- Misrepresented to consumers that they had extra money in escrow and were due a refund: Servicers are required, with certain exceptions, to provide annual escrow account statements to consumers. These statements include the amount of any surplus funds, which must be refunded to a consumer whose loan payments are current. Many of the escrow statements that Residential Credit Solutions sent to delinquent consumers incorrectly stated that they had an escrow surplus of between $80 and $10,000.
- Forced consumers to waive certain rights to get a payment plan: Sometimes, the company offered a payment plan to consumers who fell behind in their payments. It allowed the consumer to make additional payments over a defined period of time; these were often a consumer’s last opportunity to avoid default or foreclosure. But the company illegally required consumers to surrender certain legal rights in future foreclosures and bankruptcy protections as a condition of receiving the payment plan.
This enforcement action covers Residential Credit Solutions’ illegal practices prior to the January 2014 effective date of the CFPB’s new mortgage servicing rules.
Under the Dodd-Frank Wall Street Reform and Consumer Protection Act, the CFPB has the authority to take action against institutions engaging in unfair, deceptive, or abusive practices. Today’s order requires Residential Credit Solutions to, among other things:
- Pay $1.5 million in redress to victims: The company must pay $1.5 million to the hundreds of consumers whose in-process loan modifications were not honored. Borrowers who receive payments will not be prevented from taking individual action on their claims as a result of this settlement.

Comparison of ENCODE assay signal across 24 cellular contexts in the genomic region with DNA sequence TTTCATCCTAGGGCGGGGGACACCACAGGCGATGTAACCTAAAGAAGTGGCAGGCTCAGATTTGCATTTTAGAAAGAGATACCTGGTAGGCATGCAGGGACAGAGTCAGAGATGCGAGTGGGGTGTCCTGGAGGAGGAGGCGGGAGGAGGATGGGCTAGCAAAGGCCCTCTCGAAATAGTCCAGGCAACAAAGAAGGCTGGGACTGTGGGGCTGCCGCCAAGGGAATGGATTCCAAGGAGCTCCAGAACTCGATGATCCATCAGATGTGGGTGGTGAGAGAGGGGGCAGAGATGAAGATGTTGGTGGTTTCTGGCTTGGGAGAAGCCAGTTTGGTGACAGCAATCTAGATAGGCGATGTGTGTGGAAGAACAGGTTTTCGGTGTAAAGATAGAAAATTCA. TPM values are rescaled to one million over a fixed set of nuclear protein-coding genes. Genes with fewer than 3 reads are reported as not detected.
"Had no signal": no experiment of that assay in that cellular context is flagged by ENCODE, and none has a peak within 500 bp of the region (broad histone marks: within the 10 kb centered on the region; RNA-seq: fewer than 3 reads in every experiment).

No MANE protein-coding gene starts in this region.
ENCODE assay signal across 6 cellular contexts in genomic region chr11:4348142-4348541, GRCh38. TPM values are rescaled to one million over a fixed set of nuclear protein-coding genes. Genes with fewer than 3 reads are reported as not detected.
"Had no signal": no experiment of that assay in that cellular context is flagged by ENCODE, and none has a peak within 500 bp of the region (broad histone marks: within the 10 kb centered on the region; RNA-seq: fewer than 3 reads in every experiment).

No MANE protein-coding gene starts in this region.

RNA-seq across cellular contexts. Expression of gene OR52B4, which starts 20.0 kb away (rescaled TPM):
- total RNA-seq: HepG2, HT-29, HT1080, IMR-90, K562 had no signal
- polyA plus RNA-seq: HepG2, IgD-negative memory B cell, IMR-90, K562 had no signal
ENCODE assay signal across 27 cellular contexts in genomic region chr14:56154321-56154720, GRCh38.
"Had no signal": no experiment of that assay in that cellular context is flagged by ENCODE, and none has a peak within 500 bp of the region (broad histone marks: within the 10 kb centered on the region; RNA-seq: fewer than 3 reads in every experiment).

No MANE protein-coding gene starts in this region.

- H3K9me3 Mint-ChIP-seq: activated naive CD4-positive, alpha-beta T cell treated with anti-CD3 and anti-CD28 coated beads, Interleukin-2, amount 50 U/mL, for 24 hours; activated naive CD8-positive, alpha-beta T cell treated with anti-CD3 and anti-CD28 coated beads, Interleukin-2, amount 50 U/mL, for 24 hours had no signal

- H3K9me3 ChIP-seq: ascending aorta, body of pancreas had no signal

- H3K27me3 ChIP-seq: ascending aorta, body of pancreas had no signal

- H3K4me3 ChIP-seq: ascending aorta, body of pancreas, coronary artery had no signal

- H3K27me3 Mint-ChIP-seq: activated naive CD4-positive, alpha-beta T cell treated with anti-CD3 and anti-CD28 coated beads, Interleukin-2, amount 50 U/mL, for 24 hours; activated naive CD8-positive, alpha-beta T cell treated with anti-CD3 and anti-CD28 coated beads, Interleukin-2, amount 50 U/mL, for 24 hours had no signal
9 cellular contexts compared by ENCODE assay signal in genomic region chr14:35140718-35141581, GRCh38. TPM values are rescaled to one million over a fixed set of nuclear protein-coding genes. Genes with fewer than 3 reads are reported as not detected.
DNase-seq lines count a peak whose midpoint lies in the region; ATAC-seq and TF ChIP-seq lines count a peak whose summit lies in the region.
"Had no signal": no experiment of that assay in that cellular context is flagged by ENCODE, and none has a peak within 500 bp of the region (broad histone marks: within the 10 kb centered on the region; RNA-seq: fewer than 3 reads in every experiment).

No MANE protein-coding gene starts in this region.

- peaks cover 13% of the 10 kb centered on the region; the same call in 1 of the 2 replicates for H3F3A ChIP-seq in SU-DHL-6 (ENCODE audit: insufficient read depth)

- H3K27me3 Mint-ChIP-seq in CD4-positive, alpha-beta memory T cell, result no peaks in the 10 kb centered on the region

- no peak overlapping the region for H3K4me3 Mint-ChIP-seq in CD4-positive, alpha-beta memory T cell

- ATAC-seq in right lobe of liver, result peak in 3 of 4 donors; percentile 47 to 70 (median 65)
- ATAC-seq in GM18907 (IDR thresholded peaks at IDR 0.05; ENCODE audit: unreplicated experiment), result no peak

- Engage in efforts to help affected borrowers preserve their home: For certain borrowers affected by its unlawful practices who were not foreclosed on, Residential Credit Solutions must convert in-process loan modifications into permanent modifications. And it must engage in outreach, including telephone and mail campaigns and translation services to contact borrowers and offer them loss mitigation options. It must stop foreclosure processes for certain borrowers, if those are happening.
- Honor prior loss mitigation agreements: Residential Credit Solutions must honor loss mitigation agreements entered by prior servicers, including in-process modifications, continue processing pending loss mitigation requests received in transfers, and review and evaluate pending loss mitigation applications.
- End all mortgage servicing violations: In addition to being subject to the loss mitigation provisions of the CFPB’s new mortgage servicing rules, Residential Credit Solutions is prohibited from making misrepresentations to consumers regarding loss mitigation, such as false statements about how much is owed.
- Adhere to rigorous servicing transfer requirements: The company must create a detailed data integrity program that tests, identifies, and corrects errors in loans transferred to it to ensure that it has accurate information about consumers’ loans. Residential Credit Solutions may not transfer loans in loss mitigation, in or out, unless all account-level documents and data relating to loss mitigation are provided to the new servicer by the date of transfer.
- Make loss mitigation applications readily available: Residential Credit Solutions must make its loss mitigation application available to consumers at no cost by making it readily accessible on its website and providing it upon request to consumers. The application must identify all required documentation and information necessary to complete a loss mitigation application. It must also adequately train its personnel in loss mitigation procedures.
- Pay $100,000 civil penalty: The company will make a $100,000 penalty payment to the CFPB’s Civil Penalty Fund.
A copy of the consent order is available at:
The Consumer Financial Protection Bureau (CFPB) is a 21st century agency that helps consumer finance markets work by making rules more effective, by consistently and fairly enforcing those rules, and by empowering consumers to take more control over their economic lives. For more information, visit www.consumerfinance.gov.